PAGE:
The first Marquette Law School poll of the 2020 election year was released Wednesday. It shows the needle hasn’t moved much in terms of Wisconsin voters' views on impeachment, support for President Trump and the Democratic presidential field. It was, however, the first poll taken since the Iran conflict and voters had plenty to say about that.
The poll of 800 registered voters was taken Jan. 8-12, in the days following President Trump’s order to kill one of Iran’s top military officials. In response, Iran fired missiles into an American air base in Iraq where U.S. troops are housed. Then, the tension subsided.
When asked whether the events would likely escalate into a serious conflict between the U.S. and Iran, 61% said no, while 30% thought it would likely become more dire. Poll Director Charles Franklin says it appears people are breathing easier now.
"I would say this is, if you will, a sigh of relief after the exchange. The public seems fairly optimistic that there won’t be further escalation," Franklin says.
But Franklin says only 43% of those surveyed were pleased that the U.S. had struck back at Iran, while 51% disagreed with the action. The poll has a margin of error of plus or minus 4.1 percentage points.
As for Trump’s approval rating in Wisconsin, it’s virtually dead even — 48% of respondents approve of the job the president is doing, while 49% disapprove. That compares to last month’s poll, when Trump had 47% approval and 50% disapproval. Franklin notes that during the federal government shutdown in January 2019, Trump’s approval rating hit a low point at 44%. But, it has since inched up.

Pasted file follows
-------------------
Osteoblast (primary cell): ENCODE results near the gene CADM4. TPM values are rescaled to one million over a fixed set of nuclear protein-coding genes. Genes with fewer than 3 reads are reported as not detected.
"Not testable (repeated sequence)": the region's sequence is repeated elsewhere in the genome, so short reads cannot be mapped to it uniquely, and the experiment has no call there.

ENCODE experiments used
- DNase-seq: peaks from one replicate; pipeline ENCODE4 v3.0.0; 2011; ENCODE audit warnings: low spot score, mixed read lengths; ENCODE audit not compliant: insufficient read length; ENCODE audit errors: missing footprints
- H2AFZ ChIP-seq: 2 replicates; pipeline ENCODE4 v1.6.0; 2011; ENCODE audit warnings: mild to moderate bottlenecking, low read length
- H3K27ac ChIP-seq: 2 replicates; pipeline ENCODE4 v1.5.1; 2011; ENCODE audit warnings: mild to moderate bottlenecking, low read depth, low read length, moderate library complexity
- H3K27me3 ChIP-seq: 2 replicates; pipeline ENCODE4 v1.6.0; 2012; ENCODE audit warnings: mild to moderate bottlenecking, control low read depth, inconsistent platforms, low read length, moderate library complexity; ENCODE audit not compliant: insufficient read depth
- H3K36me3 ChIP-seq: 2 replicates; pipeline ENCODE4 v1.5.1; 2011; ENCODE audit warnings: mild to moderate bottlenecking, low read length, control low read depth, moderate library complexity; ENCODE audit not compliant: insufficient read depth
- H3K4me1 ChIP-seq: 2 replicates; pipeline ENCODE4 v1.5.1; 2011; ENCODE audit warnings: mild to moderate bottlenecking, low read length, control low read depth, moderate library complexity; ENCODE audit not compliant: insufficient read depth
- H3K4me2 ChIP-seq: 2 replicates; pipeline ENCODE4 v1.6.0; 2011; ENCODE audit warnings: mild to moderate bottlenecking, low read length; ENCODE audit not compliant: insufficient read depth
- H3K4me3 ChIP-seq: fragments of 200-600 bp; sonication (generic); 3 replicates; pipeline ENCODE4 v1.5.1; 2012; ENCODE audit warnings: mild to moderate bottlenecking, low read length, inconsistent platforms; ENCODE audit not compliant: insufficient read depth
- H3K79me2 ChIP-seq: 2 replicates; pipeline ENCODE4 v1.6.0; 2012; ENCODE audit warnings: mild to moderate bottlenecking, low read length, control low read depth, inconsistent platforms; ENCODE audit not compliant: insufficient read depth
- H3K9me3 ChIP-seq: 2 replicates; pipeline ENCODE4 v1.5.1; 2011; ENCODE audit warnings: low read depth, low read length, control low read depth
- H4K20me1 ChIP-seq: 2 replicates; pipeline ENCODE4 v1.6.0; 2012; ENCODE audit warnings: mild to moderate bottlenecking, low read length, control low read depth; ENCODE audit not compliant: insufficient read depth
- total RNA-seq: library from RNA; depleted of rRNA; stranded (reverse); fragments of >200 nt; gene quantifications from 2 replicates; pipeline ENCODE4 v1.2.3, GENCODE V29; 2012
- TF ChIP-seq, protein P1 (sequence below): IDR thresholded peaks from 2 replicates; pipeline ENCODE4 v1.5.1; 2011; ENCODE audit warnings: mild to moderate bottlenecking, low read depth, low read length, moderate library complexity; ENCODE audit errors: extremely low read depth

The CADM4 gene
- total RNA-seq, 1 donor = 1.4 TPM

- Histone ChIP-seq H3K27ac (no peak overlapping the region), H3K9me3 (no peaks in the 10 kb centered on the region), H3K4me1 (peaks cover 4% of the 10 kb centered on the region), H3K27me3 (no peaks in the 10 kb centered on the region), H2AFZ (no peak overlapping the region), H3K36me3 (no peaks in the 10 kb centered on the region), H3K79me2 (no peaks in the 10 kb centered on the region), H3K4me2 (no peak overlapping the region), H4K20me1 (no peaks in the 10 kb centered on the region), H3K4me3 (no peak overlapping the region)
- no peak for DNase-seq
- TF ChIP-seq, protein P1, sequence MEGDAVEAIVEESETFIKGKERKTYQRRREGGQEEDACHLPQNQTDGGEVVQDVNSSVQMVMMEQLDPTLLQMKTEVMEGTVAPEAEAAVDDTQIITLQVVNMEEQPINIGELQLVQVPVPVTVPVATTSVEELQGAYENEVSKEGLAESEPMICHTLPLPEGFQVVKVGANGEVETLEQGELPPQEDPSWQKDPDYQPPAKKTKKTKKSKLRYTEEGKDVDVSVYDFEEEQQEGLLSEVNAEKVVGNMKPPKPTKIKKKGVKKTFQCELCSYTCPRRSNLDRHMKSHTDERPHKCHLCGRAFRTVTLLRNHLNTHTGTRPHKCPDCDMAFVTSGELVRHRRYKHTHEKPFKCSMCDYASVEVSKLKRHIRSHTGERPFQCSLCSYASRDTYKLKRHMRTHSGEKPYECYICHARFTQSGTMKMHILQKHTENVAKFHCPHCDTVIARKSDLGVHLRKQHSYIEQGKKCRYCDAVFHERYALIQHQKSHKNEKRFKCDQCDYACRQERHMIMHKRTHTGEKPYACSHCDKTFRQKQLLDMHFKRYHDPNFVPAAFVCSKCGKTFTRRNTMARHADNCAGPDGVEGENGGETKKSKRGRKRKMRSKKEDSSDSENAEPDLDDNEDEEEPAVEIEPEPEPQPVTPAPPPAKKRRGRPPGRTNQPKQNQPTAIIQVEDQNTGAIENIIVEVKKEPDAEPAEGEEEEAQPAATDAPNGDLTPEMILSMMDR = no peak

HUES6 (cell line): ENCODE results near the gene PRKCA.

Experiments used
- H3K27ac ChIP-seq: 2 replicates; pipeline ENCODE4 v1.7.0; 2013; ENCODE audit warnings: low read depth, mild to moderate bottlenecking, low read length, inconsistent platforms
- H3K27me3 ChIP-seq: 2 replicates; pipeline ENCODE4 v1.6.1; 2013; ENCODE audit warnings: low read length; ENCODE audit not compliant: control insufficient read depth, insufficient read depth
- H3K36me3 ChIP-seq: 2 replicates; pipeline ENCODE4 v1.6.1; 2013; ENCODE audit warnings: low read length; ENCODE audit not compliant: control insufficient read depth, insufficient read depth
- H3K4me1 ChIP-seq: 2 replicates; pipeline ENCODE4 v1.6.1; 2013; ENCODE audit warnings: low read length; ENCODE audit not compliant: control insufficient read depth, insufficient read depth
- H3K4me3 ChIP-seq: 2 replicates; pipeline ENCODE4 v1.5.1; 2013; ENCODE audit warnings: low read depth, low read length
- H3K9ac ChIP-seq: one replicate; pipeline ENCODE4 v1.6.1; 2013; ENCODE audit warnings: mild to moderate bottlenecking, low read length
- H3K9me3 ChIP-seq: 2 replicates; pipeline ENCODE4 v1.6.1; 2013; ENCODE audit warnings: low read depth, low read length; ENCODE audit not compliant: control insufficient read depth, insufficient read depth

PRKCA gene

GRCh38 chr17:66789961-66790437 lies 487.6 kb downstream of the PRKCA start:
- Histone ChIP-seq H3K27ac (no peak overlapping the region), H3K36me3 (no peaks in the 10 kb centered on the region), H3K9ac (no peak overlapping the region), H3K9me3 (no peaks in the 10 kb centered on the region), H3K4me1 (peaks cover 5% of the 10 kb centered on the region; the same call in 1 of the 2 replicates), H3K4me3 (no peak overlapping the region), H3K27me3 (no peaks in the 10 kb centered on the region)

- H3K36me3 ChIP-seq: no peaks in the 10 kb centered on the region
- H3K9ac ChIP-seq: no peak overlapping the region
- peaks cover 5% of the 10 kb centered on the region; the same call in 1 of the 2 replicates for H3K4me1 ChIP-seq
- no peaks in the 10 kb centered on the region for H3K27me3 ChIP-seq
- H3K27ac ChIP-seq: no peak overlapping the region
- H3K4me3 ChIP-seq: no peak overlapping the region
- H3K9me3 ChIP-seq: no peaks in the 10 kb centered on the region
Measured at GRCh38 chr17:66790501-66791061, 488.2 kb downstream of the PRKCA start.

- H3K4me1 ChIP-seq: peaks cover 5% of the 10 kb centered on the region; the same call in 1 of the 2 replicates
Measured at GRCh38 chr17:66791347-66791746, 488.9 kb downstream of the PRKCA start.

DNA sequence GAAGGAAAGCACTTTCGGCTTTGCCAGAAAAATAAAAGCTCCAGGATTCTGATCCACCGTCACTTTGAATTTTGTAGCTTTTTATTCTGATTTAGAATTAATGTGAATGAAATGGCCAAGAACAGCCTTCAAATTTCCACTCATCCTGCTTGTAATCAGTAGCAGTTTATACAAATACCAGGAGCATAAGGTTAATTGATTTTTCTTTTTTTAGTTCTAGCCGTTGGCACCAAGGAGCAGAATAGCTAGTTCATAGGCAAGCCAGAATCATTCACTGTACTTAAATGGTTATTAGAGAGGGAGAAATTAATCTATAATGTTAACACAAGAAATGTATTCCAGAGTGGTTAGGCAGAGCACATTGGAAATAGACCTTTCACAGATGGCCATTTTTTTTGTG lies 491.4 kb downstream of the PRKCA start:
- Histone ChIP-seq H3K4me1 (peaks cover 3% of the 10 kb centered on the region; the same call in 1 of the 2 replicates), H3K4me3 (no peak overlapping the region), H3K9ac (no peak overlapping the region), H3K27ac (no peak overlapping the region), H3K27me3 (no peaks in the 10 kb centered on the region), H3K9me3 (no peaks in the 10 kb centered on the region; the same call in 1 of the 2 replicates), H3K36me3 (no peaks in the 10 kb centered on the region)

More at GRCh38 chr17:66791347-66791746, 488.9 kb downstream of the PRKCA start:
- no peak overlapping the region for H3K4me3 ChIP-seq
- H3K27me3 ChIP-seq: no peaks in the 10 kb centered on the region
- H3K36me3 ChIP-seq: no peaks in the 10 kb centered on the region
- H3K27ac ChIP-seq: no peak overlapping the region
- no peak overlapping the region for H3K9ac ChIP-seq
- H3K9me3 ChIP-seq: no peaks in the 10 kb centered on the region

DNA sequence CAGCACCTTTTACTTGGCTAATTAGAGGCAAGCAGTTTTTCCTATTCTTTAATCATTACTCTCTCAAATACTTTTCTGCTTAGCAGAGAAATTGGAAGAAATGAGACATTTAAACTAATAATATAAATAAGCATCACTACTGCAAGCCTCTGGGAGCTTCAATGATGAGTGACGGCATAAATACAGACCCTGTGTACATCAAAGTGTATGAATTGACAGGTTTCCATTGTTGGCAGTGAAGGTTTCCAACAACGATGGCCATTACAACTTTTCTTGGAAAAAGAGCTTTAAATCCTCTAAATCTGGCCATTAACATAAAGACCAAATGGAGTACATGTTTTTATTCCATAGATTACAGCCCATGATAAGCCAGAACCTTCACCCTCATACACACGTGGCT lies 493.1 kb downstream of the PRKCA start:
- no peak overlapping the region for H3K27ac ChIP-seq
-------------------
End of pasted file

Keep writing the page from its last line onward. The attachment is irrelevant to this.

“If you want to see a trend here, you might see a very small but consistently small improvements over the course of the year and we want to pay attention to this and watch," Franklin says.
Voters also were split on impeachment, as a trial is expected to begin next week in the U.S. Senate — 44% said the president should be removed from office, while 49% said he should be acquitted.
The poll also asked how people would vote if the election were held today. Former Vice President Joe Biden has a 4-point lead over the president, while U.S. Sen. Bernie Sanders has a 1-point edge. Trump has a slight lead over the other Democrats — U.S. Sen. Elizabeth Warren and South Bend, Ind., Mayor Pete Buttigieg. Franklin says all these slight leads exemplify Wisconsin’s status as a battleground state.
“The conclusion of all of this is, we still look just like I’m beginning to think we’ll look like for a long time, a real toss-up that can fluctuate one way or another,” he says.
But Franklin says when the next poll is taken in February, the presidential primaries will be underway, with voters having caucused in Iowa and cast ballots in New Hampshire. He says results from those two events could shake up the numbers in Wisconsin.
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